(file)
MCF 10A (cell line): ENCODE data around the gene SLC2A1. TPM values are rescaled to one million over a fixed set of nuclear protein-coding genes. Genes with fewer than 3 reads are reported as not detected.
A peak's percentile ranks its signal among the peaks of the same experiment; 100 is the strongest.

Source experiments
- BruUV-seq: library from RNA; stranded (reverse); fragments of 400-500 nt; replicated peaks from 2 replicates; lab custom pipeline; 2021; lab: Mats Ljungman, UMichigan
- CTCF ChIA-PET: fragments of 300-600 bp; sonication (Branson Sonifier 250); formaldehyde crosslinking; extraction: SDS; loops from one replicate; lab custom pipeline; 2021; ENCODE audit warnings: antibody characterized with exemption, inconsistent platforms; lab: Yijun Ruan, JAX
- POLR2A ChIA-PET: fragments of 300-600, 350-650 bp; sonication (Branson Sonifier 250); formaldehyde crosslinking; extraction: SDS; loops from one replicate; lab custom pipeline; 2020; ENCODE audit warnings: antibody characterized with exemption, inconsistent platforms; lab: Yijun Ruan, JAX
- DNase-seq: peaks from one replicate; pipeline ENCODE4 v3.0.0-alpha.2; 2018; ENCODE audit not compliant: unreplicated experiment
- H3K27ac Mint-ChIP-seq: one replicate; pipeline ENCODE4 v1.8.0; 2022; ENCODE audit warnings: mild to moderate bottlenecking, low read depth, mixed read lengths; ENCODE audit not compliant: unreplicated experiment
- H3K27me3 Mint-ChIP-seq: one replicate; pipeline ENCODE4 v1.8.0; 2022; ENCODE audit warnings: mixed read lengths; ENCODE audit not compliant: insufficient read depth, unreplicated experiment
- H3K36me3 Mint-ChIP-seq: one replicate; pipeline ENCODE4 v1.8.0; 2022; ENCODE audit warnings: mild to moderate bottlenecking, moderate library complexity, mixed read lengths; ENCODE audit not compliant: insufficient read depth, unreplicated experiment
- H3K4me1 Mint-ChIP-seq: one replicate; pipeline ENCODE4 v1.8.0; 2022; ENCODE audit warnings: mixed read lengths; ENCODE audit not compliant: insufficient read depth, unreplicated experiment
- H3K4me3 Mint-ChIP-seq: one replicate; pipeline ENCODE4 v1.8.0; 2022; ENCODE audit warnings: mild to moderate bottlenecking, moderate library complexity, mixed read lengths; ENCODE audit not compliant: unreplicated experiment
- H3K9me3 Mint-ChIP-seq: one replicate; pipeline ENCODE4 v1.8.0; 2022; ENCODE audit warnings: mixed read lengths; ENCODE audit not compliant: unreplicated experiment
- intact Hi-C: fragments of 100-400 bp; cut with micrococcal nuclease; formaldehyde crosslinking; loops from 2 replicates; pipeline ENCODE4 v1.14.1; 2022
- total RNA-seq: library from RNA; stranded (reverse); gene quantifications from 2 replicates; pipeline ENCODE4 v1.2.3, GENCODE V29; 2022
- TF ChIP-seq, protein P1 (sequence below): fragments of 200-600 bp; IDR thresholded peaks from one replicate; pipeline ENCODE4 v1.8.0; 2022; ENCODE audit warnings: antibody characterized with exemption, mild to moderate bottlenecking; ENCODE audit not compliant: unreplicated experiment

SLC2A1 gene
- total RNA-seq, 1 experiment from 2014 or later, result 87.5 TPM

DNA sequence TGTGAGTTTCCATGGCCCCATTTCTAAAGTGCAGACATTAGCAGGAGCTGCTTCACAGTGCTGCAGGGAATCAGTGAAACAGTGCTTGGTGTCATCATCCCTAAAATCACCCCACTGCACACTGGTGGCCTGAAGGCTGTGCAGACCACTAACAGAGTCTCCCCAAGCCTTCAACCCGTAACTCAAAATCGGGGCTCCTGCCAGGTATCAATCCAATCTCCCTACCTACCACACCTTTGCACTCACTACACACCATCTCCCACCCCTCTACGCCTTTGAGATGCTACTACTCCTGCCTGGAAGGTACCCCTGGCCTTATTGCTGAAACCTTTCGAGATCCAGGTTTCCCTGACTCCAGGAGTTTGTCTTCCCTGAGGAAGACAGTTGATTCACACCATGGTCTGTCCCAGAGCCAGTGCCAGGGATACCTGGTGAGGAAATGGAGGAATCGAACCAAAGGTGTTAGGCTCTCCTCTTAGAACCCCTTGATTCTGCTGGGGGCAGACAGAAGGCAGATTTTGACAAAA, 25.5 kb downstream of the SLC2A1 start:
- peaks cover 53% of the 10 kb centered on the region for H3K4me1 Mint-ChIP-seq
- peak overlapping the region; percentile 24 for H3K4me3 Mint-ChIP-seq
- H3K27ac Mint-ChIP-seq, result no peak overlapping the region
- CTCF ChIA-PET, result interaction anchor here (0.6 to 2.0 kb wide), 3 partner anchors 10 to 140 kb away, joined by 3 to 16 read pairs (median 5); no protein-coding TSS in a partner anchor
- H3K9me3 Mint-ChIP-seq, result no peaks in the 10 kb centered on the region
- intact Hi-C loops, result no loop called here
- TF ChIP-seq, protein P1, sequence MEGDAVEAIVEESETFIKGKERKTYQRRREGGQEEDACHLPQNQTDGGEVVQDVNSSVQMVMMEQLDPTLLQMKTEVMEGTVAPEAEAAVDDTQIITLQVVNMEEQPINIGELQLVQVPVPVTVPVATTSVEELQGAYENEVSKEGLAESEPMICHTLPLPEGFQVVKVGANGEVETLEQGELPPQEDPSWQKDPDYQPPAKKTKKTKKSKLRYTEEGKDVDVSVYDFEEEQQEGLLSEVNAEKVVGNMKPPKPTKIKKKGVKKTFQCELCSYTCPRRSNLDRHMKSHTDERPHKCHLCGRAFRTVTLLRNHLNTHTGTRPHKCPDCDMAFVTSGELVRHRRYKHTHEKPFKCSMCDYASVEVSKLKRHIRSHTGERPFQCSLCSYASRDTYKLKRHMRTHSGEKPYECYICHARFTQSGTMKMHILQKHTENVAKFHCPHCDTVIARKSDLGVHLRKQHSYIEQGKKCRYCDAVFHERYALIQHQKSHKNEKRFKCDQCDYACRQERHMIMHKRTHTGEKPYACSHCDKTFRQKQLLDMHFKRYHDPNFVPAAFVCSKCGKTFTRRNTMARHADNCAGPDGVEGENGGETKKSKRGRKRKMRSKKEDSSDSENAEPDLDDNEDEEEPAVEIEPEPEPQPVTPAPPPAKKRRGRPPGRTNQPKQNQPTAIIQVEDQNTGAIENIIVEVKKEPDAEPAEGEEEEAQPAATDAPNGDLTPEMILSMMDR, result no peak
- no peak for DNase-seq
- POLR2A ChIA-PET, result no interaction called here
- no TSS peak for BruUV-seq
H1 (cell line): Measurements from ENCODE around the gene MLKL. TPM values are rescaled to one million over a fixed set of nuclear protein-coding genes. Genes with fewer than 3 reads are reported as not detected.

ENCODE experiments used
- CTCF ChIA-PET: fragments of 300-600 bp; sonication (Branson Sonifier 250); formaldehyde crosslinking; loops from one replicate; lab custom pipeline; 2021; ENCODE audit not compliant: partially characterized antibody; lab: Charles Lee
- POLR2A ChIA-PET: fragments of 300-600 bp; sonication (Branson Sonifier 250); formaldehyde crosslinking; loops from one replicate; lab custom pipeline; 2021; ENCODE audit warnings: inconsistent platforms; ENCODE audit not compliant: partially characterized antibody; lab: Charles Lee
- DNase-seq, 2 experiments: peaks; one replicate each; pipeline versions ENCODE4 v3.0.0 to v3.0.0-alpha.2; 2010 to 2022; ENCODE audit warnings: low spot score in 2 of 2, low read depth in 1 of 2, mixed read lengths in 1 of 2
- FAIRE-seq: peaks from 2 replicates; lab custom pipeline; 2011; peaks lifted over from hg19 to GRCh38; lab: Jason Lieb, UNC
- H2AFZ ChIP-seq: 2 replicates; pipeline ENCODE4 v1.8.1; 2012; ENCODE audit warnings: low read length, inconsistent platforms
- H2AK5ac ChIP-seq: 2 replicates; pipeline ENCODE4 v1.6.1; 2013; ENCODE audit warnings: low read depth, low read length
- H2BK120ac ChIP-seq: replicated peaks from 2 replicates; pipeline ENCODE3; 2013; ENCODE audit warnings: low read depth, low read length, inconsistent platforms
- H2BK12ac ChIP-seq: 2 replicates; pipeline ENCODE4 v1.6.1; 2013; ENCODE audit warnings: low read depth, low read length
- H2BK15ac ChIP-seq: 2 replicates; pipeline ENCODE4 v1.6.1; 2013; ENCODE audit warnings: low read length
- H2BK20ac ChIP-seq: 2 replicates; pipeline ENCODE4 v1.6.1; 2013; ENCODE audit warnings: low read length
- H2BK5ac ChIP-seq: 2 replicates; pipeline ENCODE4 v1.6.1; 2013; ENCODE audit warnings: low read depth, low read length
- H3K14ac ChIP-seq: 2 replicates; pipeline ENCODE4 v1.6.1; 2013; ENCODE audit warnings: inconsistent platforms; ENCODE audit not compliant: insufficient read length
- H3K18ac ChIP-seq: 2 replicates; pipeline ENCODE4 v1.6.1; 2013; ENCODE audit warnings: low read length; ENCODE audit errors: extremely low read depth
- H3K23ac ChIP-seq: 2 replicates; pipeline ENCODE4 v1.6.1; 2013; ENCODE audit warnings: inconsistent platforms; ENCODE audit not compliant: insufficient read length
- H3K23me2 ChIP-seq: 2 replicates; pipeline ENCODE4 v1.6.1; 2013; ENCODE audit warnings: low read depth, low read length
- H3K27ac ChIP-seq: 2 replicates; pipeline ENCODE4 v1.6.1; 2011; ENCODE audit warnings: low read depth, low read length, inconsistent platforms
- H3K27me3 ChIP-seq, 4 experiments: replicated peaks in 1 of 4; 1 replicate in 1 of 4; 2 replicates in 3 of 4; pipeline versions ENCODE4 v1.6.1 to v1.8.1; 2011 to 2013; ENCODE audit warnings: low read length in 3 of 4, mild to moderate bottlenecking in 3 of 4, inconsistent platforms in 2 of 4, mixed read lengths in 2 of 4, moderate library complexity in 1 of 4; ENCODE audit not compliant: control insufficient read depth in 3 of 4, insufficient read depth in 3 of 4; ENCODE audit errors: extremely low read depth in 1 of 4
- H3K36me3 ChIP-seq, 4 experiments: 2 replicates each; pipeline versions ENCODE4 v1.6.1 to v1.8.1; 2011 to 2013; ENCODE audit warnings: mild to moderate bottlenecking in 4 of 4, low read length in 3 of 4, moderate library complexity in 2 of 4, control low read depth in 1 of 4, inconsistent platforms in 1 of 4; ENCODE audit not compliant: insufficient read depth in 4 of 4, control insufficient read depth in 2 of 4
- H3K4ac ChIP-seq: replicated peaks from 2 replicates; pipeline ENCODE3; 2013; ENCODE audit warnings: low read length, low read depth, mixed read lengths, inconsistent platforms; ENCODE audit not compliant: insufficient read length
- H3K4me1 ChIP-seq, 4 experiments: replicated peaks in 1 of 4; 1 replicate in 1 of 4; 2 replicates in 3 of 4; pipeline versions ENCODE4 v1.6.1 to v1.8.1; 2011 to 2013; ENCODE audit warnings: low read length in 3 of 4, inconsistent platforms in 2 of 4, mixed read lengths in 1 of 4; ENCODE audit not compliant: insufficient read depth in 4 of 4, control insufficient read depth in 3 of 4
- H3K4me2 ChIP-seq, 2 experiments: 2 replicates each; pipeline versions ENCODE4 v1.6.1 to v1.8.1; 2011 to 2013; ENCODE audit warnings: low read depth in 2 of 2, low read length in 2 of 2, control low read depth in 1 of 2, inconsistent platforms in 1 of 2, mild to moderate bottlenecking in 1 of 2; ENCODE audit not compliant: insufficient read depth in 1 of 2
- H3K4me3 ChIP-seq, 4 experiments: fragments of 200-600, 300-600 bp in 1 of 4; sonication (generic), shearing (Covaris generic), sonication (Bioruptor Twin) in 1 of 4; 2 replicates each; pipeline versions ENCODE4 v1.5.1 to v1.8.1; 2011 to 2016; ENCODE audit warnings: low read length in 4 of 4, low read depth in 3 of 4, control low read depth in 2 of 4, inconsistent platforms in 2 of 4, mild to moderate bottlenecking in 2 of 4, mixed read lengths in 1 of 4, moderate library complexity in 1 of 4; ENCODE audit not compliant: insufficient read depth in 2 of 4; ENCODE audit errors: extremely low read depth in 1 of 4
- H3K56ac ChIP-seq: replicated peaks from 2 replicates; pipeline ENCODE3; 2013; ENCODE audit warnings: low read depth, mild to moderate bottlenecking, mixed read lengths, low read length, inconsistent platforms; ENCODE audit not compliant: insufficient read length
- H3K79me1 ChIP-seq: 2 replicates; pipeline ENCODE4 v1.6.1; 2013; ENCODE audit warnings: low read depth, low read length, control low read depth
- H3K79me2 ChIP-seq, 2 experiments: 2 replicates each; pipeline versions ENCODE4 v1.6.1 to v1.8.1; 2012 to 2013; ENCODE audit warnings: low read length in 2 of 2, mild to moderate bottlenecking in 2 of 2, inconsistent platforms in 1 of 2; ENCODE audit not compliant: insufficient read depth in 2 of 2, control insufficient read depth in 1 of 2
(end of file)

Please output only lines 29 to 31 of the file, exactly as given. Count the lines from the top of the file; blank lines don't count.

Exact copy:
- no TSS peak for BruUV-seq
H1 (cell line): Measurements from ENCODE around the gene MLKL. TPM values are rescaled to one million over a fixed set of nuclear protein-coding genes. Genes with fewer than 3 reads are reported as not detected.

ENCODE experiments used